Huge Crowd Opens UM’s MCity Advanced Vehicle Test Site

ANN ARBOR — The University of Michigan is known for big crowds, and Monday’s formal opening of Mcity — the world’s first test center specifically designed for connected and automated vehicle technologies — was no exception.

More than 600 people packed a huge tent on the 32-acre Mcity site to hear university and political leaders talk about the potential of the research that will take place there.

“This technology will transform our economy and transform our planet,” U.S. Sen. Gary Peters (D-Mich.) said, adding that it was no coincidence that the center opened on July 20 — the same date as man’s first steps on the moon more than four decades ago.

Added U.S. Sen. Debbie Stabenow (D-Mich.): “It’s not a question of whether we’re going to have autonomous vehicles, it’s a question of when… Can Michigan win and revolutionize transportation? I would suggest you ask the horse. We’ve done it before.”

Peter Sweatman, director of the UM Mobility Transformation Center, said that with connected and autonomous vehicles, “Our cities will be much better to live in, our suburbs will be much better to live in. These technologies truly open the door to 21st century mobility.”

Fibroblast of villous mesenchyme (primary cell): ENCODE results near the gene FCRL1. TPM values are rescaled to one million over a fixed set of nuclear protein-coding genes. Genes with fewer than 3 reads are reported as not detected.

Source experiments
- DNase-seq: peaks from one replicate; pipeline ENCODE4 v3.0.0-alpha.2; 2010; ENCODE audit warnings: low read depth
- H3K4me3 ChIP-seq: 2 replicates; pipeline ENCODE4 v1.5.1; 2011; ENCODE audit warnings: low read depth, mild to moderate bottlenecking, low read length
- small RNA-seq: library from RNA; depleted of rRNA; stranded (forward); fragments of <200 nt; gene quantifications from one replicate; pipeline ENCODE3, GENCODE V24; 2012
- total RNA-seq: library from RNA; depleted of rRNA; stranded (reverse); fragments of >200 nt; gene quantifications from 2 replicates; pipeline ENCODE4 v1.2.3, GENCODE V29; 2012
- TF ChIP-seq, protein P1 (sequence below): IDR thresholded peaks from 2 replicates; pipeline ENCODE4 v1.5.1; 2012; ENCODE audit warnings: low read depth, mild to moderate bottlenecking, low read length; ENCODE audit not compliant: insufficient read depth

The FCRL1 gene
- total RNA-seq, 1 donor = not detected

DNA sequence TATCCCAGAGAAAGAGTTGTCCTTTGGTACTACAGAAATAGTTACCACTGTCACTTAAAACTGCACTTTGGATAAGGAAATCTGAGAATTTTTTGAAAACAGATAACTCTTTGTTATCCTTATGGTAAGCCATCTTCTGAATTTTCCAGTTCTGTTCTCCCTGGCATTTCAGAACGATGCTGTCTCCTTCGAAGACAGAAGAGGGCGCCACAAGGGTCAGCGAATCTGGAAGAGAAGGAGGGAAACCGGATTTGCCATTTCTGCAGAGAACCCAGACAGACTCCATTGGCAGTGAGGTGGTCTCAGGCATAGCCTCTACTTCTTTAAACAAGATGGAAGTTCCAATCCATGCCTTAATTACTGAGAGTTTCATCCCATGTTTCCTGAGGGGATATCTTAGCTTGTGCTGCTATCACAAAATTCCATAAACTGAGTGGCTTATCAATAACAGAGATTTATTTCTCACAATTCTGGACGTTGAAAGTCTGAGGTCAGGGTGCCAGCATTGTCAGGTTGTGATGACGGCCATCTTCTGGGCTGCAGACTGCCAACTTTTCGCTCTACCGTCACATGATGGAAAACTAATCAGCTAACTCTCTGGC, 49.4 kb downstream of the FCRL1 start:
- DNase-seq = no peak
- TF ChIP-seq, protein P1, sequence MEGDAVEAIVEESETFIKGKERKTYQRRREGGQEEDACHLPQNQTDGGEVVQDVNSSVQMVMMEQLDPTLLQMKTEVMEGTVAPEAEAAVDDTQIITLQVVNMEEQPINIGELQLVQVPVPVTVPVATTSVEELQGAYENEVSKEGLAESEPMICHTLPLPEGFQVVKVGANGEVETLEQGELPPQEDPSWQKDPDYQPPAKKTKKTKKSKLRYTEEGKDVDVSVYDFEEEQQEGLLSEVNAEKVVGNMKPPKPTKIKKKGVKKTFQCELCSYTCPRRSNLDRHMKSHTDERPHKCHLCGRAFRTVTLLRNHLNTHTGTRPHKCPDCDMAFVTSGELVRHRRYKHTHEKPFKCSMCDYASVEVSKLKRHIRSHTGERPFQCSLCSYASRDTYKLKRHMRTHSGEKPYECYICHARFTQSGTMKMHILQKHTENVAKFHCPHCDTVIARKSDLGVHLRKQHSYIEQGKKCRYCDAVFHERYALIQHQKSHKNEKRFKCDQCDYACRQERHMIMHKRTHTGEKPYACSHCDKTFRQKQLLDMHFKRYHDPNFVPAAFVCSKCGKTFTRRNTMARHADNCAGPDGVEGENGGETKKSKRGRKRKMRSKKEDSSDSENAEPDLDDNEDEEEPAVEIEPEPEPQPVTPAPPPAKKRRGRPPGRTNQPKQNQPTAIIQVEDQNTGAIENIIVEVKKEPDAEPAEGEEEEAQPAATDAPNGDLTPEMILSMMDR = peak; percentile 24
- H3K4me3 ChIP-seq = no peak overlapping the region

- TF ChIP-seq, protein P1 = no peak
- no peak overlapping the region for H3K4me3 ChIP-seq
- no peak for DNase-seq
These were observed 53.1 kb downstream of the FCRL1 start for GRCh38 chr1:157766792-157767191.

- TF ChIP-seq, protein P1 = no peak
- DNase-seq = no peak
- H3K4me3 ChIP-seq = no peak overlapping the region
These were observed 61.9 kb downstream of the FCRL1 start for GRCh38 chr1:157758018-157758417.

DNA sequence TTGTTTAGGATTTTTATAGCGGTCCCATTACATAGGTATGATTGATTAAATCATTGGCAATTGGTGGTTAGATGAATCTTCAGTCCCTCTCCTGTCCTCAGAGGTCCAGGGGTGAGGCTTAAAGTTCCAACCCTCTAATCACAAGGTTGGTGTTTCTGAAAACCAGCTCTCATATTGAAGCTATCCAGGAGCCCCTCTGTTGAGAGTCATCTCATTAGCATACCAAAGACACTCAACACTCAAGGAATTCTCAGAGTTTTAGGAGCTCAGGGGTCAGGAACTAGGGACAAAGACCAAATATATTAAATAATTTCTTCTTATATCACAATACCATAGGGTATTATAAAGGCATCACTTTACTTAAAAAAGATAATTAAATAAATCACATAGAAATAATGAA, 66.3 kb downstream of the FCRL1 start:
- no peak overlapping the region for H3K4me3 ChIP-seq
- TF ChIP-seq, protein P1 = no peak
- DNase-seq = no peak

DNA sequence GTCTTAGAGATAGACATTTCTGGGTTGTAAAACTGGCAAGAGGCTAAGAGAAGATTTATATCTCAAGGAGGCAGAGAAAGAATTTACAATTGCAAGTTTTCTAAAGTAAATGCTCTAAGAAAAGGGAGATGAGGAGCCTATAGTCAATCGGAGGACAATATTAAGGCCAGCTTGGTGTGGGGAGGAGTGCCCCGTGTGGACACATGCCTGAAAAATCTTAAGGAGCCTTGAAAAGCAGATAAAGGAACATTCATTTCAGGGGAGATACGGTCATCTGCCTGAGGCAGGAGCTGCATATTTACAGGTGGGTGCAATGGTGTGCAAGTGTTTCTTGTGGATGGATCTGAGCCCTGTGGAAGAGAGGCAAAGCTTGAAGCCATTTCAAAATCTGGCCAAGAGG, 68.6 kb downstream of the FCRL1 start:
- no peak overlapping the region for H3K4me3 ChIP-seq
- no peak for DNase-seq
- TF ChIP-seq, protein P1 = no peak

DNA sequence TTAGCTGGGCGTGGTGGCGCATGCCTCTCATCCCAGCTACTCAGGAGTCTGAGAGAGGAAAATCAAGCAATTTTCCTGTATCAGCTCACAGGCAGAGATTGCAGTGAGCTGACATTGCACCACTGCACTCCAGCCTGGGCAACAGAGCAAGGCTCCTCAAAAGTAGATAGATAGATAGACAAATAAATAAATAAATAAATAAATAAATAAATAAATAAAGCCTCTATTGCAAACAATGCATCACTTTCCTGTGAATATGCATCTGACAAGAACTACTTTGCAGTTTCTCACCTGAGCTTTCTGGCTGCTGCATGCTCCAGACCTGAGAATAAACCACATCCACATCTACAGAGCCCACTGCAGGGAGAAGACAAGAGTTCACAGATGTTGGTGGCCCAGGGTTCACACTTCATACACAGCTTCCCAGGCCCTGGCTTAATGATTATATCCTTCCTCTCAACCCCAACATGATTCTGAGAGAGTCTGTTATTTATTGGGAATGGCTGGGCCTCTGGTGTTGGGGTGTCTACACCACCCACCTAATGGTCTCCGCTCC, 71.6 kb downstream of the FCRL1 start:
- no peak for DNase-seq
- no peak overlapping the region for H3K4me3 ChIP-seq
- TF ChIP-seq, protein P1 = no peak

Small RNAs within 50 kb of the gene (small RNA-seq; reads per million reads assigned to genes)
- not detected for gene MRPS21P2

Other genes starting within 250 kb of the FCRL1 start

Mcity was designed and developed by UM’s interdisciplinary MTC, in partnership with the Michigan Department of Transportation.

UM president Mark Schlissel said Mcity is “precisely the kind of collaboration I am encouraging at the University of Michigan.”

And MDOT director Kirk Steudle, PE, FESD, said he thought what was “unique about Mcity is all these banners along the fence, representing all the companies that came along in this effort — fierce competitors that came together to solve the mobility challenges of the future.”

The facility also underscores Michigan’s emergence as a leader in advanced mobility, building on the state’s position as the global center of automotive research and development for more than a century. Today, Michigan is home to 375 automotive research centers, and has the highest concentration of industrial and mechanical engineers in the country.